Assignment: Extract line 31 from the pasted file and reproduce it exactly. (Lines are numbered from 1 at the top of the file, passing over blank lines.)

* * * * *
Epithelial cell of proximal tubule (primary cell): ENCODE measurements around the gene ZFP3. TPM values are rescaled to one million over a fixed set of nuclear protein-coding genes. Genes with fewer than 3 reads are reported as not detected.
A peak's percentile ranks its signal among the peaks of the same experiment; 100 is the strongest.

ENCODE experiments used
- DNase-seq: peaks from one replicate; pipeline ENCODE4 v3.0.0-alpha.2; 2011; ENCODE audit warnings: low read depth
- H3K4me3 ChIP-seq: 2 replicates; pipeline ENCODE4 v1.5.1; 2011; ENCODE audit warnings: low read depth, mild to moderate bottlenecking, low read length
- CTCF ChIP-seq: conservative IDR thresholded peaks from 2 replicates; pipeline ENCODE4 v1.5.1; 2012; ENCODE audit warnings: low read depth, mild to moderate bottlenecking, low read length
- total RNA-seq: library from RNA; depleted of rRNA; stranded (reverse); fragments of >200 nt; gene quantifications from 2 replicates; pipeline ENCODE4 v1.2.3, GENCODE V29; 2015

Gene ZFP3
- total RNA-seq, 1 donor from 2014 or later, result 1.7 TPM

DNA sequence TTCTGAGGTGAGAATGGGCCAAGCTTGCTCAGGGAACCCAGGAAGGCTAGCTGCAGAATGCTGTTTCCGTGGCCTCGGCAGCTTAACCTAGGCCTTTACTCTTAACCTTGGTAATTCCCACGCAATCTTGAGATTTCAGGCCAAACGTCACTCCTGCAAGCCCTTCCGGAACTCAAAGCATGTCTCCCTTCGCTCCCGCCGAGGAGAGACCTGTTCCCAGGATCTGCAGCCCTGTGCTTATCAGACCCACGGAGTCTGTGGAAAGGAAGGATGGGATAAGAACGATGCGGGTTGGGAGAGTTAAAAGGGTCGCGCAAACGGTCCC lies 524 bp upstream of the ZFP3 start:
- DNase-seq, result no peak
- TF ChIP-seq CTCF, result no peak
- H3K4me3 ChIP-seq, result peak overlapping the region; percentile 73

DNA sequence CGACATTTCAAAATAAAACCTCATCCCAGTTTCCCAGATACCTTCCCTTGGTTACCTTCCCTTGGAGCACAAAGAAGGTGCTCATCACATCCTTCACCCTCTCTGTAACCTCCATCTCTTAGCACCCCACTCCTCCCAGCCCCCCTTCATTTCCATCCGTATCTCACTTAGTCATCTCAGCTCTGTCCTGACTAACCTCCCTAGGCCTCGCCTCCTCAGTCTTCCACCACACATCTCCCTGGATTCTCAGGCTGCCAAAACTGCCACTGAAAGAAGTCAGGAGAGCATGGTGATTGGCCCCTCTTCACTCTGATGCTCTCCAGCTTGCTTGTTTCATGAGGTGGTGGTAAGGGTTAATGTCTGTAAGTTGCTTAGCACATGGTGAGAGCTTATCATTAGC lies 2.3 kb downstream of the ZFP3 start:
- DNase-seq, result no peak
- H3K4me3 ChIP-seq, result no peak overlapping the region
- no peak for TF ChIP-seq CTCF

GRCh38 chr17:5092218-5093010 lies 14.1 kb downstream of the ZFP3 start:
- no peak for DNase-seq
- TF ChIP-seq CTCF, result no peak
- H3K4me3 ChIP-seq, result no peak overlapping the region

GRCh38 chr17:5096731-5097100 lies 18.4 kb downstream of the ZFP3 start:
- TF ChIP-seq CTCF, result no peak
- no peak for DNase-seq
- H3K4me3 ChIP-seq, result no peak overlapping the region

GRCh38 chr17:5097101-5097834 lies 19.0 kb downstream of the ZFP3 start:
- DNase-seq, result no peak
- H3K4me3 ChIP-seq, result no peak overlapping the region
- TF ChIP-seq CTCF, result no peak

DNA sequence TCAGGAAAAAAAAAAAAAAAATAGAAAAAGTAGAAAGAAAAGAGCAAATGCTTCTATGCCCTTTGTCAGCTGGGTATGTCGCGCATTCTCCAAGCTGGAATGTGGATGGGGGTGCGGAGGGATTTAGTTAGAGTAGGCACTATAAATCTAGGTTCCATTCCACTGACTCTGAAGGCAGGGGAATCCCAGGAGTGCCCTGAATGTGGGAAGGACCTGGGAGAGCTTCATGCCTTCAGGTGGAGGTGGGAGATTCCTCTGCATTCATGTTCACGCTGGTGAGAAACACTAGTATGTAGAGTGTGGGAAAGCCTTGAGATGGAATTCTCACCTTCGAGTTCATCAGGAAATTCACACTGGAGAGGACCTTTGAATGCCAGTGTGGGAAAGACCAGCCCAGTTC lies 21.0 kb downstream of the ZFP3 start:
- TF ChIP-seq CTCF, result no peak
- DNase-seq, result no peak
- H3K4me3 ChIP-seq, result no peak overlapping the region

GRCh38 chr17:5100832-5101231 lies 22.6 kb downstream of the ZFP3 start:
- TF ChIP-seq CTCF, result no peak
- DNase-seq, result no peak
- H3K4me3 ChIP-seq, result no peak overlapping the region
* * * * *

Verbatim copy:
- TF ChIP-seq CTCF, result no peak